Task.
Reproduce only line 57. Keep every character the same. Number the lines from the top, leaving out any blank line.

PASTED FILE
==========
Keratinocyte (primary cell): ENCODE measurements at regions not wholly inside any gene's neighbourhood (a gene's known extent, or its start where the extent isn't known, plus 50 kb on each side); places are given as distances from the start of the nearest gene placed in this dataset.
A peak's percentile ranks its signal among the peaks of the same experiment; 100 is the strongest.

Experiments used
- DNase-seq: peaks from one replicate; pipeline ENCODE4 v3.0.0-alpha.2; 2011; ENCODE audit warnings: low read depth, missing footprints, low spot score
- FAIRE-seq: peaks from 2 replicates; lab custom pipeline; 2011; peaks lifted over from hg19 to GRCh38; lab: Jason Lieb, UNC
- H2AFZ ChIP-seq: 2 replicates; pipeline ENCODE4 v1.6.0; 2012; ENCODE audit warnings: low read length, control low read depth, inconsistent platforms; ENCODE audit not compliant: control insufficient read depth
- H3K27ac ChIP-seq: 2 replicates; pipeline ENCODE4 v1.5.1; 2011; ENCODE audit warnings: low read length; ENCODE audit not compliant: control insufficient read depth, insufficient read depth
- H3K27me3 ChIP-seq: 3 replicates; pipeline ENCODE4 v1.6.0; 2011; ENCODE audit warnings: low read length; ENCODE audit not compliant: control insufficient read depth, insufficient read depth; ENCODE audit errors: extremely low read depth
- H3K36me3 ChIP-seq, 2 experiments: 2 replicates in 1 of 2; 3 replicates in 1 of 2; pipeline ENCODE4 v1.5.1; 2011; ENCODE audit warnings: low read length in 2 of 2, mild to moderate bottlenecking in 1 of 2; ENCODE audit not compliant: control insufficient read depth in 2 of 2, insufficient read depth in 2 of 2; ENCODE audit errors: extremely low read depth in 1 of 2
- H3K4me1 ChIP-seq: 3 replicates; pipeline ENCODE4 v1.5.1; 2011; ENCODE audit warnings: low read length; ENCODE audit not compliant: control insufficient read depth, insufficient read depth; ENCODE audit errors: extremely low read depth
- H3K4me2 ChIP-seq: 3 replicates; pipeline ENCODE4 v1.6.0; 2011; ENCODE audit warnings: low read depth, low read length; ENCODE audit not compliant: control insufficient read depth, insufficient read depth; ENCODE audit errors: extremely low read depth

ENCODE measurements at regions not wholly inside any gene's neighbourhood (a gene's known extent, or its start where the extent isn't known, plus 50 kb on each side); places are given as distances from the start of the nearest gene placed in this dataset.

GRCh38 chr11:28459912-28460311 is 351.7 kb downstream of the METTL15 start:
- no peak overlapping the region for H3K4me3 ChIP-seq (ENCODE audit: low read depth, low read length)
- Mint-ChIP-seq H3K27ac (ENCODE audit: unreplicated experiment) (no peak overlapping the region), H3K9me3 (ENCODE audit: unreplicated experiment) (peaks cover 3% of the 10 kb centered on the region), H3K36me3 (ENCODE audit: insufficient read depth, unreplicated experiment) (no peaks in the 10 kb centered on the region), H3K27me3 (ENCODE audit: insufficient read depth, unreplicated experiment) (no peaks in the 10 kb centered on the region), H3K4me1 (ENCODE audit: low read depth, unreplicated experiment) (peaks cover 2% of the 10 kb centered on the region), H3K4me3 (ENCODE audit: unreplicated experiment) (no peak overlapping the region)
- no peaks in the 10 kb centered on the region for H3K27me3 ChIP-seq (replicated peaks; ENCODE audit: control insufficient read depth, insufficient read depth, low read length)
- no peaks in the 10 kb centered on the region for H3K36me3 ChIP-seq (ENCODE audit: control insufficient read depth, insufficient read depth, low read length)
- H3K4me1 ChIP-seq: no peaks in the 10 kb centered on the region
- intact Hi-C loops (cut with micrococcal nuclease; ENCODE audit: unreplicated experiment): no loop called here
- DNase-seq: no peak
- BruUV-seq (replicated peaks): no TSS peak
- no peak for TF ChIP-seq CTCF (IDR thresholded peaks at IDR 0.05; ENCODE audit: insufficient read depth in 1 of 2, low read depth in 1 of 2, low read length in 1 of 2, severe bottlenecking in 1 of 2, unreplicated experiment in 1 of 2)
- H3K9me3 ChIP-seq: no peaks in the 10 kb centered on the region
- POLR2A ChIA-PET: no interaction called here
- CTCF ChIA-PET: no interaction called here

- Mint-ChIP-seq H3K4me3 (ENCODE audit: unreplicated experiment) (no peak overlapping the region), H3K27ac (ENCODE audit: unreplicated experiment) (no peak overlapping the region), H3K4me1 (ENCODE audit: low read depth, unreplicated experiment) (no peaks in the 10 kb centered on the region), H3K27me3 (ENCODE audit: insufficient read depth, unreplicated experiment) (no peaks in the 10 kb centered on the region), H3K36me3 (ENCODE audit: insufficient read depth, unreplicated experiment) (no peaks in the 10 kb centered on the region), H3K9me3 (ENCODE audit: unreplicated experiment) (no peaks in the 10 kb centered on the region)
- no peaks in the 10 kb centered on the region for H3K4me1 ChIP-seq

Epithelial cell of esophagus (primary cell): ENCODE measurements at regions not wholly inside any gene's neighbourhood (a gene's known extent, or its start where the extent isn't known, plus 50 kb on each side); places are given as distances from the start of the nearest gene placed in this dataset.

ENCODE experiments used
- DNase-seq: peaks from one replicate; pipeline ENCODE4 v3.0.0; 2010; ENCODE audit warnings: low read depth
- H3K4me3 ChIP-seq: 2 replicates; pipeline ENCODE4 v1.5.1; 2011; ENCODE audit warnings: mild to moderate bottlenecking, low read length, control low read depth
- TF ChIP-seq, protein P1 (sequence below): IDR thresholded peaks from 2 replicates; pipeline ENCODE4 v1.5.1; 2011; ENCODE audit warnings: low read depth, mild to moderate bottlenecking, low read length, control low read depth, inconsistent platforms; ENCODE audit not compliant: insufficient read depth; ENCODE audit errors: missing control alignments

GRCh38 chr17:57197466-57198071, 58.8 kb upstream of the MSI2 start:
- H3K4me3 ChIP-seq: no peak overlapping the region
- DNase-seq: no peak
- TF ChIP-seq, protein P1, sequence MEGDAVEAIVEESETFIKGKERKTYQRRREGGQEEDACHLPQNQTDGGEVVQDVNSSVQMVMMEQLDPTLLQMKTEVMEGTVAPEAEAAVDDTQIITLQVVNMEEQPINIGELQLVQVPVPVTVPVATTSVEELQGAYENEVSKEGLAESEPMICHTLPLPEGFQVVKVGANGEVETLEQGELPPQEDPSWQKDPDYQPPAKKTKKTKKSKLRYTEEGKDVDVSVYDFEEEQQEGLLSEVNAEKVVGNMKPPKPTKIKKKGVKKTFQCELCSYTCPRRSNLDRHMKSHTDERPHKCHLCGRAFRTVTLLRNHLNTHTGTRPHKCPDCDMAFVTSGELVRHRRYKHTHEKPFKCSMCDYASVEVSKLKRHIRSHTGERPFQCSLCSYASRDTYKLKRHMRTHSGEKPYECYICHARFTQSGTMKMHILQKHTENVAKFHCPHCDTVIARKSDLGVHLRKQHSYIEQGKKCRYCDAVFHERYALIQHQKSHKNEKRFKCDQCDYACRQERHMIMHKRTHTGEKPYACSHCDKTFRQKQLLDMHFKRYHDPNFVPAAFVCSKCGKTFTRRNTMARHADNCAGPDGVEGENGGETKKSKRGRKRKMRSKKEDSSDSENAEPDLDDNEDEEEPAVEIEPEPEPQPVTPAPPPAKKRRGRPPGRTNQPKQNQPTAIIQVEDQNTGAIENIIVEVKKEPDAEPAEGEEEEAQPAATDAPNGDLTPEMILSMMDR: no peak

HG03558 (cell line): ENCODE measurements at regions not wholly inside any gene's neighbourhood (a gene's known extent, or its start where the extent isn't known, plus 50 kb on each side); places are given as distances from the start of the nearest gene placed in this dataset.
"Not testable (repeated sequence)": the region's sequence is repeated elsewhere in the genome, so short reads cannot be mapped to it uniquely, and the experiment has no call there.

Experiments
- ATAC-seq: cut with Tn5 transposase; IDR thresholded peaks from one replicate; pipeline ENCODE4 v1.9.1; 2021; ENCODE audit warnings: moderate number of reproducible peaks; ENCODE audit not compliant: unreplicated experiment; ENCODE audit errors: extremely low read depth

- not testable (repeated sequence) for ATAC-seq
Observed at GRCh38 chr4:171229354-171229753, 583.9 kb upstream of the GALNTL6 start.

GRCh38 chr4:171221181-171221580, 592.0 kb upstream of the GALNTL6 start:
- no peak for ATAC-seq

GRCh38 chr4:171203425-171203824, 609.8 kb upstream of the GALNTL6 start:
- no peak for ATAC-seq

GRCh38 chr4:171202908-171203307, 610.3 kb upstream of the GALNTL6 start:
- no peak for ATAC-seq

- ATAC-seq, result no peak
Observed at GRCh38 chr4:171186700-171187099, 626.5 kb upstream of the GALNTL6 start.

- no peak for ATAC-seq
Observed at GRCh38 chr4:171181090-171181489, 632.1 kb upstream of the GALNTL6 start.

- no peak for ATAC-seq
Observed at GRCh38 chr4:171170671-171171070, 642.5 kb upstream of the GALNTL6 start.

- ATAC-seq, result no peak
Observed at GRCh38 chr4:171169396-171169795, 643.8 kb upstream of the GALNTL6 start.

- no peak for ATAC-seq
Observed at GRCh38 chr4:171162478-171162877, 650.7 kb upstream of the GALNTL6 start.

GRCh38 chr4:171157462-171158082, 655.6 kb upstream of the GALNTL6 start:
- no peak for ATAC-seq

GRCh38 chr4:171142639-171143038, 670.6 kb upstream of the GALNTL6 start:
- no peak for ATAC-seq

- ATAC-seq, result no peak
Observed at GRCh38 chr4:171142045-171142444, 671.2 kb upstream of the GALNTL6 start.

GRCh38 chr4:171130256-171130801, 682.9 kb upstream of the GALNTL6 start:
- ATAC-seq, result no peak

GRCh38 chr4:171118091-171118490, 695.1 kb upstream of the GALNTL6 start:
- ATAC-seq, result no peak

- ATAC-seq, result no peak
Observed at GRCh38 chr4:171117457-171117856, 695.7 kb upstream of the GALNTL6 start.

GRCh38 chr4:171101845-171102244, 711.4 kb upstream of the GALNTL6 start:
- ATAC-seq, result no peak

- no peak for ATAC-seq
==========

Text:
- no peak for ATAC-seq